39. Moreover, to whom should it not seem strange that those worshippers, now become few in number, of deities both numerous and false, should refuse to do homage to Him of whom, when the question is put to them as to what deity He is; they dare not at least assert, whatever answer they may think to give, that He is no God at all? For if they deny His deity, they are very easily refuted by His works, both in prophecy and in fulfilment. I do not speak of those works which they deem themselves at liberty not to credit, such as His work in the beginning, when He made heaven and earth, and all that is in them. Neither do I specify here those events which carry us back into the remotest antiquity, such as the translation of Enoch, the destruction of the impious by the flood, and the saving of righteous Noah and his house from the deluge, by means of the [ark of] wood. I begin the statement of His doings among men with Abraham. To this man, indeed, was given by an angelic oracle an intelligible promise, which we now see in its realization. For to him it was said, In your seed shall all nations be blessed. Of his seed, then, sprang the people of Israel, whence came the Virgin Mary, who was the mother of Christ; and that in Him all the nations are blessed, let them now be bold enough to deny if they can. This same promise was made also to Isaac the son of Abraham. It was given again to Jacob the grandson of Abraham. This Jacob was also called Israel, from whom that whole people derived both its descent and its name so that indeed the God of this people was called the God of Israel: not that He is not also the God of the Gentiles, whether they are ignorant of Him or now know Him; but that in this people He willed that the power of His promises should be made more conspicuously apparent. For that people, which at first was multiplied in Egypt, and after a time was delivered from a state of slavery there by the hand of Moses, with many signs and portents, saw most of the Gentile nations subdued under it, and obtained possession also of the land of promise, in which it reigned in the person of kings of its own, who sprang from the tribe of Judah. This Judah, also, was one of the twelve sons of Israel, the grandson of Abraham. And from him were descended the people called the Jews, who, with the help of God Himself, did great achievements, and who also, when He chastised them, endured many sufferings on account of their sins, until the coming of that Seed to whom the promise was given, in whom all the nations were to be blessed, and [for whose sake] they were willingly to break in pieces the idols of their fathers.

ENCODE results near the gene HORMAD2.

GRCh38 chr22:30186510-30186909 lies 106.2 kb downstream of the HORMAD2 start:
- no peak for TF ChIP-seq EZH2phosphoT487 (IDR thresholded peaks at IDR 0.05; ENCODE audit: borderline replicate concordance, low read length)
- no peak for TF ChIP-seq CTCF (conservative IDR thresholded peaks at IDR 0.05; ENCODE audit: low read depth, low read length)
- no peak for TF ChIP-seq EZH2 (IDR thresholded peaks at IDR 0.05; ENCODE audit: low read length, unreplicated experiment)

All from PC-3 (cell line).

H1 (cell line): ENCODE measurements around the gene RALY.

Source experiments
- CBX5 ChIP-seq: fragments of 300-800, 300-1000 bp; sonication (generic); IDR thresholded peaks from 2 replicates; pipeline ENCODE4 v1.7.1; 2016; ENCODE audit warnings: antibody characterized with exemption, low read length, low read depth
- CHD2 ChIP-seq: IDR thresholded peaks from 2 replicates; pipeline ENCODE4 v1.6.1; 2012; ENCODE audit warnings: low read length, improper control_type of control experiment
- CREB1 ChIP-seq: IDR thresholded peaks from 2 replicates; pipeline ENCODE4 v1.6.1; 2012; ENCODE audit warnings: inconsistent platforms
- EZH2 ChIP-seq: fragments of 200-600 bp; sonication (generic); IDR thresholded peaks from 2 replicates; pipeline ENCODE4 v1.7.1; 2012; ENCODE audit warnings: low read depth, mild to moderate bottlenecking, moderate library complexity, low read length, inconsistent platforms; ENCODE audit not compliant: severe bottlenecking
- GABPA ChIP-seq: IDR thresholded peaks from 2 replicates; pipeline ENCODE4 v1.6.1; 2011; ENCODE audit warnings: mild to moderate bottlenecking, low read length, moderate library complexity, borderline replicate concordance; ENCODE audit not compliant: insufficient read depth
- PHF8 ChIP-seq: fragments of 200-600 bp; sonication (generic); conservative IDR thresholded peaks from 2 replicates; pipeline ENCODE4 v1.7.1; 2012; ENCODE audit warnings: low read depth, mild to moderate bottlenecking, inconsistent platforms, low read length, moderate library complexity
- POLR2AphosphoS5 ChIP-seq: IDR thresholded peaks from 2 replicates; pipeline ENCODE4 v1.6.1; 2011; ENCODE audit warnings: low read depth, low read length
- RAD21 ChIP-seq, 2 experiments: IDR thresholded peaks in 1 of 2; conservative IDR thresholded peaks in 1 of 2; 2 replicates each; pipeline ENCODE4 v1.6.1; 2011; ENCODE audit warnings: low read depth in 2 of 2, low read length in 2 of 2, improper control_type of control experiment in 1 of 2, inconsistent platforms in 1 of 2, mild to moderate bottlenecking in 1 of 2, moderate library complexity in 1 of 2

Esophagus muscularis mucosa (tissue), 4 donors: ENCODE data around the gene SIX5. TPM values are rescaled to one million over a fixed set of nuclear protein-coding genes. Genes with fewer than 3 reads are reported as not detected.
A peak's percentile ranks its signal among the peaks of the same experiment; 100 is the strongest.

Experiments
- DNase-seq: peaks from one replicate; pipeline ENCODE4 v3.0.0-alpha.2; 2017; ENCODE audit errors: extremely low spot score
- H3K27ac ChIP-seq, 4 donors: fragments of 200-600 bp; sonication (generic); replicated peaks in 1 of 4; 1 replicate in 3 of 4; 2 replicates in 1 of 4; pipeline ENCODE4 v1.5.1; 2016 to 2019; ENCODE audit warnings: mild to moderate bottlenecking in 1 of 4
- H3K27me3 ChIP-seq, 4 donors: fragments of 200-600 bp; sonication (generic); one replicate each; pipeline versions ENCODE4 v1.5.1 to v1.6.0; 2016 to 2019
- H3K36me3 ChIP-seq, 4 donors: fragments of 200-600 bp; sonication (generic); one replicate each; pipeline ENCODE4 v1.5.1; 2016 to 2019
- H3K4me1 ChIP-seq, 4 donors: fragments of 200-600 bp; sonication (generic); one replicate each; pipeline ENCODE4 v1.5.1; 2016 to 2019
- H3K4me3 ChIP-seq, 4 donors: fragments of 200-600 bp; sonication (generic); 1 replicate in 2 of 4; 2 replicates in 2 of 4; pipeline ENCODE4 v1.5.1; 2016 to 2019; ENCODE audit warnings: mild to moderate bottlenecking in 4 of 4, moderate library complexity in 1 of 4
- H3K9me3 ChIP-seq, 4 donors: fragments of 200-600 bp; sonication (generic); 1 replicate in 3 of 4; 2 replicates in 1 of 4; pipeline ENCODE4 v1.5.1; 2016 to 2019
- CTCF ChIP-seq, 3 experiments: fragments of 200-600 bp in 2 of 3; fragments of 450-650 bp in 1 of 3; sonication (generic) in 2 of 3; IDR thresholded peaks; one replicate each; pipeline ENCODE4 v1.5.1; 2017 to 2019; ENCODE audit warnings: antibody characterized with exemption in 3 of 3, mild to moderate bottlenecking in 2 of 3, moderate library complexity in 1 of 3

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Source. Translated by S.D.F. Salmond. From Nicene and Post-Nicene Fathers, First Series, Vol. 6. Edited by Philip Schaff. (Buffalo, NY: Christian Literature Publishing Co., 1888.) Revised and edited for New Advent by Kevin Knight. <http://www.newadvent.org/fathers/1602125.htm>.